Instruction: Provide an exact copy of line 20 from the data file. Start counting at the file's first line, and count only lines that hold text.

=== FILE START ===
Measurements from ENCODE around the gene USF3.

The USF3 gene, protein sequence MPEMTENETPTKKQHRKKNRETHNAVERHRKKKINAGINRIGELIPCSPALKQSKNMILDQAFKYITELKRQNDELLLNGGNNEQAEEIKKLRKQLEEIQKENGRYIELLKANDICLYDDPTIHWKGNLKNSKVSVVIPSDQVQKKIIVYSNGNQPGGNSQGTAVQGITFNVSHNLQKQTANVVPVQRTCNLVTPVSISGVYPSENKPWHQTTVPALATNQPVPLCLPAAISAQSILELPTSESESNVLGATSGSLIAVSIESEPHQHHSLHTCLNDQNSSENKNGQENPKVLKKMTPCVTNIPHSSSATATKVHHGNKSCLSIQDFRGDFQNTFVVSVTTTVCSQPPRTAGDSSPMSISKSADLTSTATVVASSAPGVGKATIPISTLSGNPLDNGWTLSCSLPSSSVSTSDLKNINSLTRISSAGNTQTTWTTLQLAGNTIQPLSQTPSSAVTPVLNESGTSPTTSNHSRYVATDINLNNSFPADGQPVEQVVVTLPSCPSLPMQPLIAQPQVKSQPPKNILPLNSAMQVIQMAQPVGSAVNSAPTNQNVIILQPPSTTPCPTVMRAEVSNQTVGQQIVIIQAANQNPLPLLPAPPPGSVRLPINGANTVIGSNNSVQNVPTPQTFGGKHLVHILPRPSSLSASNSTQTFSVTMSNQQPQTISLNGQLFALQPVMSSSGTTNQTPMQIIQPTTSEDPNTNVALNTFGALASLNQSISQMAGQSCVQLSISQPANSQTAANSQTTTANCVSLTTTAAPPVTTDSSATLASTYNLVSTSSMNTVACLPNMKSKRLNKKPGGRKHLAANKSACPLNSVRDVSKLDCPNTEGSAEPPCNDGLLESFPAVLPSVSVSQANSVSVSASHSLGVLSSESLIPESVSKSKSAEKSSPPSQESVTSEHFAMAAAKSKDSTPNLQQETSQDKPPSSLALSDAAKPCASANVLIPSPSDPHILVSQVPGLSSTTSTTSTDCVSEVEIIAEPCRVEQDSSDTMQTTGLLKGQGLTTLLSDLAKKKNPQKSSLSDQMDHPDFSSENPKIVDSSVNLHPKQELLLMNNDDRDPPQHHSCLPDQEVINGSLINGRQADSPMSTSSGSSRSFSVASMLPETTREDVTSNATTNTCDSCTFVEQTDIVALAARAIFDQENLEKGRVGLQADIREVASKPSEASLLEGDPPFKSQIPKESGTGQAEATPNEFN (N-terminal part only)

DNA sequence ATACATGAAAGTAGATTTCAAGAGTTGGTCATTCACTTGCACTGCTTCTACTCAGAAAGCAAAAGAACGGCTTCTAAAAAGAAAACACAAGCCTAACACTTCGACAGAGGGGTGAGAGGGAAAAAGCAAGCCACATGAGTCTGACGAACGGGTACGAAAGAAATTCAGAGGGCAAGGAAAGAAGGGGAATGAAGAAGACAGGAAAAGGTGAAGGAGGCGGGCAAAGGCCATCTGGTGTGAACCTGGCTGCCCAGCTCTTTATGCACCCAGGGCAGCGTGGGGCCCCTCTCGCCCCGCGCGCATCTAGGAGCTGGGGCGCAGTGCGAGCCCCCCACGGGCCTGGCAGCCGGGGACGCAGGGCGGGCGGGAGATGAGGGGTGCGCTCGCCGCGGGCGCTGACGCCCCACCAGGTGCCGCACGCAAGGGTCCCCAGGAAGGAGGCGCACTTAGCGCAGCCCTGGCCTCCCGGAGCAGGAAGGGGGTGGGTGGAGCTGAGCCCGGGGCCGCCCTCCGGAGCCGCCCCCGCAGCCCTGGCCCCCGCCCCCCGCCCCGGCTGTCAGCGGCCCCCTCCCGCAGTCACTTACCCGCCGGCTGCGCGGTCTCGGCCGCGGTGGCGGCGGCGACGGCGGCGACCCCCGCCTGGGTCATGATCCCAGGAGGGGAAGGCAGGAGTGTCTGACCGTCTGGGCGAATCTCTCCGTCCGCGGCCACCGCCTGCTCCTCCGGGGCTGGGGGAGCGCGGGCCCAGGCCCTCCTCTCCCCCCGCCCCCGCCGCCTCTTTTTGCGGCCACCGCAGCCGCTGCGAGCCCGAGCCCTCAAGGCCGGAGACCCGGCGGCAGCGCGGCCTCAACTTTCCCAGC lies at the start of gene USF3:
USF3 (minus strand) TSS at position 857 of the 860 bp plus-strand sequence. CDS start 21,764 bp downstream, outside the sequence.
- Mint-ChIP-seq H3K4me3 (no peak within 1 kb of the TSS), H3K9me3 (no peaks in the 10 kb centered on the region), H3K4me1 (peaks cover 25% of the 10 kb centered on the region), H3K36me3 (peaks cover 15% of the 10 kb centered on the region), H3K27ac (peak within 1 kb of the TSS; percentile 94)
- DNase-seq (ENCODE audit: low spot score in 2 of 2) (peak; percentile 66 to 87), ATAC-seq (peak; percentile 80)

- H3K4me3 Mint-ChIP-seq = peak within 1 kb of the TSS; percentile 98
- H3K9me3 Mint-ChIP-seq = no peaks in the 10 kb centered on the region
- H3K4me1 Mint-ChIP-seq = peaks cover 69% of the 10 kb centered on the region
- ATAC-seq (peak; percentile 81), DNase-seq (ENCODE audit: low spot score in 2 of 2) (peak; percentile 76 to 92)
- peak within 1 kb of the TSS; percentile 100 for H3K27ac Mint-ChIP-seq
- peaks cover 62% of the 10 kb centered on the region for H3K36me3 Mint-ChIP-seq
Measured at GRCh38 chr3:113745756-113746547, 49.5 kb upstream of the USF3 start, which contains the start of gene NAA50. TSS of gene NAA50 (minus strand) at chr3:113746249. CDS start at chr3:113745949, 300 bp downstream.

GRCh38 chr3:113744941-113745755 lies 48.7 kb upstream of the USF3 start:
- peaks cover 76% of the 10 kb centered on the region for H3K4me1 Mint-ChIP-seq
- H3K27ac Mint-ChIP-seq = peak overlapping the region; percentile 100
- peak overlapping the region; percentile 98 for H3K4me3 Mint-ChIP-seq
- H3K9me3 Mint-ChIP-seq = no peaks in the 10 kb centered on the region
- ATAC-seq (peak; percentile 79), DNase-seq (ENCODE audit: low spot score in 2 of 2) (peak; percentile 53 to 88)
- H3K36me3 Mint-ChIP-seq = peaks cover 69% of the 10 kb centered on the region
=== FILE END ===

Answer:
- H3K36me3 Mint-ChIP-seq = peaks cover 69% of the 10 kb centered on the region